MICHELLE BACHELET, United Nations High Commissioner for Human Rights, noted that there was broad consensus over the establishment of a country office in Venezuela by the High Commissioner's Office. COVID-19 vaccines must be seen as a global good and fair distribution was a key factor to combat the pandemic in every country. Welcoming the reform of the police, she noted that there was a lower level of complaints regarding the Special Actions Force of the Bolivarian National Police since September 2020 - efforts made by the authorities must be recognised. Despite this, allegations against security forces remained, creating a chilling effect. The recent work on holding a dialogue between authorities and civil society was welcomed, although concerns with regards to the reduction of the civic space remained. The chain of command had to be held responsible and the role of the judiciary was vital, but there were shortcomings in the judicial systems. The announcement of real reforms in this area was a sign of progress as the High Commissioner noted that her Office was prepared to provide technical assistance to the authorities.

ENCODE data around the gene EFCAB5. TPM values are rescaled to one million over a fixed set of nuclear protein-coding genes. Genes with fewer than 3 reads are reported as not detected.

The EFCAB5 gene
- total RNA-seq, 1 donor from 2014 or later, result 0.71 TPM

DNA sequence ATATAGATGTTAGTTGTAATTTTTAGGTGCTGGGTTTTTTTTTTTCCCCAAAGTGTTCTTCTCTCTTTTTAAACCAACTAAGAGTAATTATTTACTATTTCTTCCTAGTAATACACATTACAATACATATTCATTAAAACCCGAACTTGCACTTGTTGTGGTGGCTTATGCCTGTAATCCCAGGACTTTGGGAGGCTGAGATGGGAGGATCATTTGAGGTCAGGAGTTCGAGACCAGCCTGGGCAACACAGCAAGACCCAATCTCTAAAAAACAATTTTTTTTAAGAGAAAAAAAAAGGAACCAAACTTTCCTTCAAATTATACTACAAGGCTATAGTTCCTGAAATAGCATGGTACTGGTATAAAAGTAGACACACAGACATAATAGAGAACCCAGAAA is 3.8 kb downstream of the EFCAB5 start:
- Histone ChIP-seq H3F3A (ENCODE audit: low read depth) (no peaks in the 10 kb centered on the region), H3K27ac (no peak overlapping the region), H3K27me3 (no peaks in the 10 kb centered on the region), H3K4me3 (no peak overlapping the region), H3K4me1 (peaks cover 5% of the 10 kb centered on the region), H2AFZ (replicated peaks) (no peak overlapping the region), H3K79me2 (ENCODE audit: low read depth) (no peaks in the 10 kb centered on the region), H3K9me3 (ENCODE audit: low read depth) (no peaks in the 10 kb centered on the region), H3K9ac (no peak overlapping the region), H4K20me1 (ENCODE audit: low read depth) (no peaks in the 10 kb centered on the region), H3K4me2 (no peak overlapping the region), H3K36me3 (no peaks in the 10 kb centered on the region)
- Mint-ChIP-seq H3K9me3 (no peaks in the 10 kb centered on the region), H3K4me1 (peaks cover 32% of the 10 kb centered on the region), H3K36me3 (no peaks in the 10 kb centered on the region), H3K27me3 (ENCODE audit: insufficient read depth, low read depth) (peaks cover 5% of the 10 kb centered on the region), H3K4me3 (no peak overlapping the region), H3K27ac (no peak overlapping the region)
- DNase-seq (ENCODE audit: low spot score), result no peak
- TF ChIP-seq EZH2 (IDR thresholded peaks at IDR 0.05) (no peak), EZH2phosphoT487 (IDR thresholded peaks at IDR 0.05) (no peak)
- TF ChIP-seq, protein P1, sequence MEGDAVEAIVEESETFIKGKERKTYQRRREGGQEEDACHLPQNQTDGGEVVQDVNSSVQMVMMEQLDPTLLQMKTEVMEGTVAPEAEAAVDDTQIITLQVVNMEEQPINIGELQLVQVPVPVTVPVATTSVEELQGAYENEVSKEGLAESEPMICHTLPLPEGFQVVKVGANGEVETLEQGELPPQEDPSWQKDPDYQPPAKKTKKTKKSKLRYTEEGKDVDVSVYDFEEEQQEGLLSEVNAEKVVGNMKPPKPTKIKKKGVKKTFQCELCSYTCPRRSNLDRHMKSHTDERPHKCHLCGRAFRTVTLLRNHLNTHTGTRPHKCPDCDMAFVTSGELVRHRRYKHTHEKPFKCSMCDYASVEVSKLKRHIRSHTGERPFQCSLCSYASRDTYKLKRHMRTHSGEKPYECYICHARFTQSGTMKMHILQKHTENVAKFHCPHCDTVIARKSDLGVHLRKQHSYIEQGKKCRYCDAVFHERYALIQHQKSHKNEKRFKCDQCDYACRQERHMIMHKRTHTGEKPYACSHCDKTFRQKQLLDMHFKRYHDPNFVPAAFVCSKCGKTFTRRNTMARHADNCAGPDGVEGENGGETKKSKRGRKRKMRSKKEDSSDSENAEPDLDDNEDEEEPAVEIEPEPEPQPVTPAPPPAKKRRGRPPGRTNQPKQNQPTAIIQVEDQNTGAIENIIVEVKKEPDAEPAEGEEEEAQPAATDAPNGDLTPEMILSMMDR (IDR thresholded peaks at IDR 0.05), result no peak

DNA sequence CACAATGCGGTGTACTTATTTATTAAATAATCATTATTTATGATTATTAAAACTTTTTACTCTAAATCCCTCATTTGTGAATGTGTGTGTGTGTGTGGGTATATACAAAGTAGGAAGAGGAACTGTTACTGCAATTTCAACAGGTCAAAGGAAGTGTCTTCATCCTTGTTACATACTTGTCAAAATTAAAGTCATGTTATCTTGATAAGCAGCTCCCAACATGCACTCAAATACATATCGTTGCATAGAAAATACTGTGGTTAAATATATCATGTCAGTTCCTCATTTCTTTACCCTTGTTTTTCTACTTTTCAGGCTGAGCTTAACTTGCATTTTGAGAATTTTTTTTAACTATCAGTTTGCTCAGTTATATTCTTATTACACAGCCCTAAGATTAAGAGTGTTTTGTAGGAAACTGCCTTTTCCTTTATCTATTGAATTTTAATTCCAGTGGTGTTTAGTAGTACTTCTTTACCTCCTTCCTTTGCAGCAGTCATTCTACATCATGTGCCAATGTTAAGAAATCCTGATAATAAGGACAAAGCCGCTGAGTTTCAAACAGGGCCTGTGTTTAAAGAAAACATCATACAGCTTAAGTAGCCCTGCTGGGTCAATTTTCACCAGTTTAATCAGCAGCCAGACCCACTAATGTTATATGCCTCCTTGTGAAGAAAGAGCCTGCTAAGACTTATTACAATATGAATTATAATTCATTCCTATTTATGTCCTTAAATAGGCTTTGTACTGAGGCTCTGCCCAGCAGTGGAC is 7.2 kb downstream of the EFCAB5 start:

Link: https://www.ungeneva.org/fr/news-media/meeting-summary/2021/07/morning-human-rights-council-holds-panel-discussion-gender-equal

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For use of the information media; not an official record